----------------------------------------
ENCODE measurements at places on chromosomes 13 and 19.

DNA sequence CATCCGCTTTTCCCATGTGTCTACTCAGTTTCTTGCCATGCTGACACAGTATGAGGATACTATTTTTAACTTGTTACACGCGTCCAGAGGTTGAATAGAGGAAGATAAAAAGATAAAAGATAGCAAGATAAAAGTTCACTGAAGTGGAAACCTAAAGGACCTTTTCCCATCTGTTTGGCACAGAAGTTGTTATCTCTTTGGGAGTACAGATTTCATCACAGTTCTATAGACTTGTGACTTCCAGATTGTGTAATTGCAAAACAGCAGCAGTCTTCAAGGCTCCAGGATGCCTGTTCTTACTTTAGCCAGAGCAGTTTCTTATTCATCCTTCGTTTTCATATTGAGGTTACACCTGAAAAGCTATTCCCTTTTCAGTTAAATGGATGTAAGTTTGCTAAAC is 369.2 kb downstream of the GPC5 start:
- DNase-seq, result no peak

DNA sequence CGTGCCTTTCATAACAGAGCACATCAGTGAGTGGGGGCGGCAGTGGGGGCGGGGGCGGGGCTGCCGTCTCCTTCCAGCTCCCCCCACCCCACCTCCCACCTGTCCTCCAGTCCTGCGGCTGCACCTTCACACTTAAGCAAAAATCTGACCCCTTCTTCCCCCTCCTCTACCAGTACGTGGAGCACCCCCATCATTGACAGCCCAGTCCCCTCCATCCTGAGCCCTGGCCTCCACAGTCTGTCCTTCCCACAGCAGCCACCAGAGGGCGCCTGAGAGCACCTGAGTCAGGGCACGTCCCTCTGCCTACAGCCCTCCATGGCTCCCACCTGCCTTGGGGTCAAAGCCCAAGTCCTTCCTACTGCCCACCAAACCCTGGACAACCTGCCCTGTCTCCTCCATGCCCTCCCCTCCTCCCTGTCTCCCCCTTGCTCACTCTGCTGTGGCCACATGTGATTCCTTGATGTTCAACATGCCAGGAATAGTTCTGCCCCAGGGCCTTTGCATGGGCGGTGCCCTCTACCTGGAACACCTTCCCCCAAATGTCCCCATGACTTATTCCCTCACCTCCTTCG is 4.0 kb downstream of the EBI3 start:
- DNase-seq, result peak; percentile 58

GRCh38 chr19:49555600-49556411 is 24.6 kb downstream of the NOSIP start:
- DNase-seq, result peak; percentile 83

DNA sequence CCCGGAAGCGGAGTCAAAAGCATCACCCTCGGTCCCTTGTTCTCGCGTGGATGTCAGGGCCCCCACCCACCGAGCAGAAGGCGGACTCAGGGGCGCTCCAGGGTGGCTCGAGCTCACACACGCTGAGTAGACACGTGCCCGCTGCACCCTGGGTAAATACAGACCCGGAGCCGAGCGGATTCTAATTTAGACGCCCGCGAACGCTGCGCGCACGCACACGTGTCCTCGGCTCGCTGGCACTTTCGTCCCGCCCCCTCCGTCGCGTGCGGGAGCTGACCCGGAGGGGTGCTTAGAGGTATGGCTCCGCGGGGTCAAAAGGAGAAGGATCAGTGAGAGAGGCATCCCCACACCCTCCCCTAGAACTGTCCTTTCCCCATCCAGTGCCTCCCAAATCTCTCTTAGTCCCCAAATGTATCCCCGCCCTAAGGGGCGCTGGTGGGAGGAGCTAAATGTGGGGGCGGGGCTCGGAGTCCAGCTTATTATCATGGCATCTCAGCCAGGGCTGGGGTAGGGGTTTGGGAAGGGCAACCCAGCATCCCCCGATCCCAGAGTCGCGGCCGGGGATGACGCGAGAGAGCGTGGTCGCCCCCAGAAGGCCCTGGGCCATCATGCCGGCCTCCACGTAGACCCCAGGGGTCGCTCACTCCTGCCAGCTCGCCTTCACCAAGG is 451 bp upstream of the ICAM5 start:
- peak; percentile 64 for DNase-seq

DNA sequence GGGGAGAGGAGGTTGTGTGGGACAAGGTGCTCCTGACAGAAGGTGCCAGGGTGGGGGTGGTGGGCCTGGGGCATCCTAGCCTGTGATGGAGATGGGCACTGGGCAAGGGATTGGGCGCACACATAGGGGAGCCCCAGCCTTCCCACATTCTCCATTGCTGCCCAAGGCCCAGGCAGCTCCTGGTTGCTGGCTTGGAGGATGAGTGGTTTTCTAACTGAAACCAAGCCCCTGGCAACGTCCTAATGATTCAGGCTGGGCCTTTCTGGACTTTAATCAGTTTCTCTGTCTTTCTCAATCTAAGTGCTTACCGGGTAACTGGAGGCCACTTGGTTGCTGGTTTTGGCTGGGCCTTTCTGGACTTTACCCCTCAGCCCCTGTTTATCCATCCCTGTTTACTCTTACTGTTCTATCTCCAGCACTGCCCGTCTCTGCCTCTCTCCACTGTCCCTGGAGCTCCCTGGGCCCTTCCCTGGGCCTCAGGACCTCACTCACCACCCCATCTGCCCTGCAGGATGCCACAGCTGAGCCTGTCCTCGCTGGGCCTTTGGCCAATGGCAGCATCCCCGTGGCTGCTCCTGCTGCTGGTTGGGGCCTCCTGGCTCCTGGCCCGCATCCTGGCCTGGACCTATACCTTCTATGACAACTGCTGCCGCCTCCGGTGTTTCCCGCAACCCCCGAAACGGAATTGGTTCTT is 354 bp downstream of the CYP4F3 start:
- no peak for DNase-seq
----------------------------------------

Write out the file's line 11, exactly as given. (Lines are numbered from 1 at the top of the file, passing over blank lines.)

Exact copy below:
- no peak for DNase-seq